G.G.: Book ideas abound in my head. I will never get them all written. Life is so rich and offers so many opportunities for stories. Place is really important to me. I get very stimulated intellectually by travel. I have never written a book about a place I was living in at the time. My imagination would seem to be exceptionally fertile.

Deirdra: What do you hope readers will get from your books?
G.G. My books are all about the same thing: The redemptive power of love. Sometimes you have to look closely, but it's always there. Love makes us better people. Love solves life's hardest problems. Love makes pain endurable.

Deirdra: What is your process of brainstorming a story? Do you just sit down and write, waiting to see what happens next? Or do you outline first?
G.G. Sometimes I have a vague idea. I do a lot of brainstorming with my husband. I did outline The Last Waltz, but that is the only book I ever outlined. I prefer to get to know my characters really well before I write. I do extensive character sketches—down to things like what they wanted for Christmas when they were little. These facts don't show up in the book, but they show in the character, because the people are as real as I can get them. When they are that real, they are ready to tell their own story. On the one book I outlined, I had to go back years and years later and write character sketches which changed the book a lot and very much for the better. Of course, now I would have done that first thing.

Deirdra: Do you ever experience a snag in a story, a form of writer's block? If so, how do you deal with it?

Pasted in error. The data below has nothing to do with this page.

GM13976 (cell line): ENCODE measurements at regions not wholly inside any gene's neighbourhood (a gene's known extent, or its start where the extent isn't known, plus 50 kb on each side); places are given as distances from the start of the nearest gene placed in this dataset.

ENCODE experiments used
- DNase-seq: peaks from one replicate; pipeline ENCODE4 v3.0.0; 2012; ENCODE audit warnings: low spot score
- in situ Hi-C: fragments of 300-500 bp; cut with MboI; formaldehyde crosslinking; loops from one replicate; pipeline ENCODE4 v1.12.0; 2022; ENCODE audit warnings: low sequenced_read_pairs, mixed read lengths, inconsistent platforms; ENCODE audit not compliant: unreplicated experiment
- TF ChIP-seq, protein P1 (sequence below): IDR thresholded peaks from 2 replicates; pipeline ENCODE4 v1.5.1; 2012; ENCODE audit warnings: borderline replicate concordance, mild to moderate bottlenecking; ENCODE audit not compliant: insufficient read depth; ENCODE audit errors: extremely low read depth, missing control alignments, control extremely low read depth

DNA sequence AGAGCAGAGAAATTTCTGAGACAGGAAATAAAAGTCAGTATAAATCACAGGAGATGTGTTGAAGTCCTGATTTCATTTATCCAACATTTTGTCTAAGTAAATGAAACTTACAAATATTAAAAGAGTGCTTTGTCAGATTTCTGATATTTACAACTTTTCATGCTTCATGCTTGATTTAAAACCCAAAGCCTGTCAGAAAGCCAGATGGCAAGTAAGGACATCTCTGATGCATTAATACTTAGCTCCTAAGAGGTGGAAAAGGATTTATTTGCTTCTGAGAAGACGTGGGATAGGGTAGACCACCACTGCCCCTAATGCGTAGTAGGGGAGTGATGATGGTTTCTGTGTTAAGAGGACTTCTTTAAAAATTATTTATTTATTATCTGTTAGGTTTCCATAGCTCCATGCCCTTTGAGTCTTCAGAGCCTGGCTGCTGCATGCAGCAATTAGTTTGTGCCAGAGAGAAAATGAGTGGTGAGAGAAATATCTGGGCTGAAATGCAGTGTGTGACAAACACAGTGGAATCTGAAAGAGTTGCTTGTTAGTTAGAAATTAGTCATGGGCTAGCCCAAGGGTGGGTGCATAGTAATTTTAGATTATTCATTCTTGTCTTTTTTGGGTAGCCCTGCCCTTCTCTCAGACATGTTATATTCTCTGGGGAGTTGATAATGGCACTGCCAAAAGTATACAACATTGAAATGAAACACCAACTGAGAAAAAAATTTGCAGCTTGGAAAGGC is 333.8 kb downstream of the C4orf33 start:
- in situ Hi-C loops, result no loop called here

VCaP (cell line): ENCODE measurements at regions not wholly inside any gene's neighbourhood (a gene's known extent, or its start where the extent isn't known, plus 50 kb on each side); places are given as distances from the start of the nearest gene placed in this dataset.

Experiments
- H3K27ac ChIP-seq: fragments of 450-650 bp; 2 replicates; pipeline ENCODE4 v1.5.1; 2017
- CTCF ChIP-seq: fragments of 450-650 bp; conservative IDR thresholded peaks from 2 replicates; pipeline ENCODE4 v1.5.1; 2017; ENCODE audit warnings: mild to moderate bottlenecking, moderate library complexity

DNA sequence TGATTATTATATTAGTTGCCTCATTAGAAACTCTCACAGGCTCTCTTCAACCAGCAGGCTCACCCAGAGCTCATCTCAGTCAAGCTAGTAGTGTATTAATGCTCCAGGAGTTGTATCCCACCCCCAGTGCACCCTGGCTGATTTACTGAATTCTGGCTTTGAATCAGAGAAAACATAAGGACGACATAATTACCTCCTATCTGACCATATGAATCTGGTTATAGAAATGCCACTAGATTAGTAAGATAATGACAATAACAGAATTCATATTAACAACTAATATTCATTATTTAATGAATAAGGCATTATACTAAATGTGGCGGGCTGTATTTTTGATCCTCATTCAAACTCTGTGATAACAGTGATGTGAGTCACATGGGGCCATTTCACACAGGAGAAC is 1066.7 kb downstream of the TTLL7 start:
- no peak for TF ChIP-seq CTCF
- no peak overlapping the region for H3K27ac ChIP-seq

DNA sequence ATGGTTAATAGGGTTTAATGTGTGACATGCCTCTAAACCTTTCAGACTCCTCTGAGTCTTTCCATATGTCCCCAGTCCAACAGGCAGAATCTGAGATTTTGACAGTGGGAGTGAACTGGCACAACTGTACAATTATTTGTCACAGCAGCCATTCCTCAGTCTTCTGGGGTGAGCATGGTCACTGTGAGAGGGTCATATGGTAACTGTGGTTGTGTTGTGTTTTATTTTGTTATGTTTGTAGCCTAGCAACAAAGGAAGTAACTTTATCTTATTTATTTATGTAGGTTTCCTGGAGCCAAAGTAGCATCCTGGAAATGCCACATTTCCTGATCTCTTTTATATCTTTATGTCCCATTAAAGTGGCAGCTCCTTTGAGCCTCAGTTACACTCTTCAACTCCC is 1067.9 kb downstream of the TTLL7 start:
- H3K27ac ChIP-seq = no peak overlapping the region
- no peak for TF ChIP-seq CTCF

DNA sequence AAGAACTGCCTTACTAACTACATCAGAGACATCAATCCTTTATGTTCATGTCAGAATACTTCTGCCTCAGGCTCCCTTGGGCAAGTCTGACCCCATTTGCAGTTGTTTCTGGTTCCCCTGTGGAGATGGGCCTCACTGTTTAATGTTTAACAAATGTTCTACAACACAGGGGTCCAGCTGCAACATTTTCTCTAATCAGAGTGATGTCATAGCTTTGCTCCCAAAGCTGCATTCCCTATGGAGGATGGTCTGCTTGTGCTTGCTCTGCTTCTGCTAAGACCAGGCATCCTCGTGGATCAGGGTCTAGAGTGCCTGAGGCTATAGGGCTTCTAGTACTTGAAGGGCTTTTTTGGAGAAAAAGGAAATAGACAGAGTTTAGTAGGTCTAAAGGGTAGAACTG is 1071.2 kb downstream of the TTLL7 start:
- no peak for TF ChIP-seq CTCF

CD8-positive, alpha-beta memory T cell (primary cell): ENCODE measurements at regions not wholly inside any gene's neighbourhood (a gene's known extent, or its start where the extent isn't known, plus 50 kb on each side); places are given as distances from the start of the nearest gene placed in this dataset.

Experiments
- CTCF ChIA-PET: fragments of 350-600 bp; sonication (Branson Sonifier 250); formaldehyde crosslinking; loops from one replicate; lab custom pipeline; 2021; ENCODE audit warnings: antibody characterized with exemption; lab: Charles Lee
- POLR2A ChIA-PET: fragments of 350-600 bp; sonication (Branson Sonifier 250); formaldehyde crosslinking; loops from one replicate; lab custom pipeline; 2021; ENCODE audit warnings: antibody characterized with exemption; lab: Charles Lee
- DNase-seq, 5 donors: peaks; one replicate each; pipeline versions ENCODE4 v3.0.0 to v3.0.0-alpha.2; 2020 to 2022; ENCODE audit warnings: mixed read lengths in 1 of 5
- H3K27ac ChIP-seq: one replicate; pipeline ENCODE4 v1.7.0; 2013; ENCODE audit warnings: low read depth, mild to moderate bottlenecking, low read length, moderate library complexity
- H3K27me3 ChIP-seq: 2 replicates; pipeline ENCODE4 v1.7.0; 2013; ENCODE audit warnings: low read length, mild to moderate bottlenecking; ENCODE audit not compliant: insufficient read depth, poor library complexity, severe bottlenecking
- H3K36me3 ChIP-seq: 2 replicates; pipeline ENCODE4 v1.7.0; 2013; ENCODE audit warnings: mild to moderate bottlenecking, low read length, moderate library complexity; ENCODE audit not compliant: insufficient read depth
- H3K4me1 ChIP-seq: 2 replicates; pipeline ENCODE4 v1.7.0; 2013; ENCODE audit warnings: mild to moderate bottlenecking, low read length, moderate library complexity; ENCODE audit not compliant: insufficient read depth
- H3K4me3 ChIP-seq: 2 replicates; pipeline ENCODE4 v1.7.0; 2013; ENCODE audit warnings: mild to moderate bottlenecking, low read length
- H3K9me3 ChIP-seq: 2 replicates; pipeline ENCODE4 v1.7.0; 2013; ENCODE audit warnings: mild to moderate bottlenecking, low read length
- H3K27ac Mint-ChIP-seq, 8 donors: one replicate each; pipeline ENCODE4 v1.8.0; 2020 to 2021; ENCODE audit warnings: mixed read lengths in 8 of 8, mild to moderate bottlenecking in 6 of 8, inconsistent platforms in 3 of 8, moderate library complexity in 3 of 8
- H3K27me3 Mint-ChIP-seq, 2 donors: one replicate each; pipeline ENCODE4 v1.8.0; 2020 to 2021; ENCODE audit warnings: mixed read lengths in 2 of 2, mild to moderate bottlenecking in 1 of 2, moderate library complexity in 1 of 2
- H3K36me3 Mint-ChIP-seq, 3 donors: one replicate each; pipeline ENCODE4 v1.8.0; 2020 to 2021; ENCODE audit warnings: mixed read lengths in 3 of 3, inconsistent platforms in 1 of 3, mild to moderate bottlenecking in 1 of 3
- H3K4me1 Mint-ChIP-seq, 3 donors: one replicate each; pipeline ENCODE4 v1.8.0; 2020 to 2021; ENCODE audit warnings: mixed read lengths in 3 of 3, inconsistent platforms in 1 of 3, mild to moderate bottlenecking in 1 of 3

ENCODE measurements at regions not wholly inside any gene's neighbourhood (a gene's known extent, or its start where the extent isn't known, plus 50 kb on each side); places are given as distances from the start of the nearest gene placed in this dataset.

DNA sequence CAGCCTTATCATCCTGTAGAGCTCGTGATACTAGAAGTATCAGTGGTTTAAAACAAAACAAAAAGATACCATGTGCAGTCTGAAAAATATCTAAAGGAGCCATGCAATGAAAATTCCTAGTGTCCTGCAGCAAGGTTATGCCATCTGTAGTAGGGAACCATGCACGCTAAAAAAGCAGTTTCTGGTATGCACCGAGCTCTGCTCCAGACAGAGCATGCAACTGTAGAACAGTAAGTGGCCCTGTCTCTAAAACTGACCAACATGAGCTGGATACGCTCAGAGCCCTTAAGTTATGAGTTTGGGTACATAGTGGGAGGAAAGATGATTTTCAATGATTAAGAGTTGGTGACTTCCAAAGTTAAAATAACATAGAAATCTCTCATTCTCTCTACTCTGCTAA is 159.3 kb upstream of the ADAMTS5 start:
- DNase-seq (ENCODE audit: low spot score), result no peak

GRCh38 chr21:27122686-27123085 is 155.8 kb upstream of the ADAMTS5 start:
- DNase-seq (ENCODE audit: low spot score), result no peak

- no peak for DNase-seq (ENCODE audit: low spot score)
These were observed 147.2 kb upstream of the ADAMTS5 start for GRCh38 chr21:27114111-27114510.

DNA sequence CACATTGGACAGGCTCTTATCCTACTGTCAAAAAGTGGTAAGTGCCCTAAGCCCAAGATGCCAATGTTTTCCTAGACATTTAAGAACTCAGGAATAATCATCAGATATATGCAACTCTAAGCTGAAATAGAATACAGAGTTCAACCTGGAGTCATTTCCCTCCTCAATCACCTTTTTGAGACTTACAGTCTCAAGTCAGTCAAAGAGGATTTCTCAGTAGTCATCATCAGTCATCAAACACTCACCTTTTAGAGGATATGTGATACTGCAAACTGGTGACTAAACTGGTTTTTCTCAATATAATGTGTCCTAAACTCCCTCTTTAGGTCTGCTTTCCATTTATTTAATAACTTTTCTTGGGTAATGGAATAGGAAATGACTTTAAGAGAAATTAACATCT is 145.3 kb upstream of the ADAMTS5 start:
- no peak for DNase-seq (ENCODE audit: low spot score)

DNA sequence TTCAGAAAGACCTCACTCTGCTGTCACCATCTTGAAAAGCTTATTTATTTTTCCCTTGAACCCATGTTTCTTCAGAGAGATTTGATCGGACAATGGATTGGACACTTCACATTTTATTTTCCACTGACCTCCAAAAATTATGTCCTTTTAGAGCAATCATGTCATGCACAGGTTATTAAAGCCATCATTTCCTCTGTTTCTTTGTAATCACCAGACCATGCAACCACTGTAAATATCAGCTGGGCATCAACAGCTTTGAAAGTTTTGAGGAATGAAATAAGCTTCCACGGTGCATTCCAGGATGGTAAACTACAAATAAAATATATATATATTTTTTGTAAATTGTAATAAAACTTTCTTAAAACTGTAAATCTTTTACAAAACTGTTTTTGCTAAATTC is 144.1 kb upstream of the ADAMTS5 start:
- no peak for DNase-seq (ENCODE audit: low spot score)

G.G.: I have never experienced writer's block. If I get to the point where something needs to happen and I don't know what, I just go deeper into my characters and they always come up with something entirely unexpected, which sometimes results in massive rewriting. I am not a fast writer. I layer my books.

Deirdra: Do you need absolute quiet to write? Do you listen to music when you are writing?
G.G. I love to listen to music while I write. The music of the Romantic period, or Tenor Opera Arias are my favorite. Their passion spills into my writing.

Deirdra: What kinds of inspiration do you use during your story creation periods?
G.G.: Travel. I always visit the places I write about and use the locale almost as another character. My stories almost always arise out of place.

Deirdra: Who has made the greatest difference for you as a writer?
G.G.: John Gardner and his book: On Moral Fiction. His quotations about Tolstoy's values have really planted the idea in my heart that characters should be so real that the reader identifies with them to the extent that they would follow the path that character would take when posed with a moral problem. I also was greatly inspired, technique-wise, by Natalie Goldberg's Writing Down the Bones.

Deirdra: What’s your secret to making the character’s in your books come to life?
G.G. Characters are always flawed, just as we are. The trick is to make that flaw something we can understand, sympathize with, and hopefully work mentally with the character to overcome. Characters need to engage our minds, not just our imaginations. The deeper we go into our characters, the more real they are. We should write pages and pages of backstory about them (not in the book) until we have reached the point where we meet that character in our own heart and head. Then they are "real" to us.

Deirdra: What authors do you admire, and why?
G.G. My absolute favorite all-time writer is Tolstoy. His characters breathe. He demonstrates their emotions and choices in such human ways. I also love A.S. Byatt for the same reason. Chaim Potok's writing is genius, because he is so minimalist, he leaves almost everything up to the reader to fill in. And when you uncover his theme it is like discovering a gold mine. It has layers and layers and layers. I guess all these writers do, now that I think of it. To me, that is what makes a good read.

Deirdra: What is your favorite snack to have while you are writing?
G.G. Ummmm. Yumm. I love Greek yogurt mixed with granola. (And pray that nothing lands on the keyboard!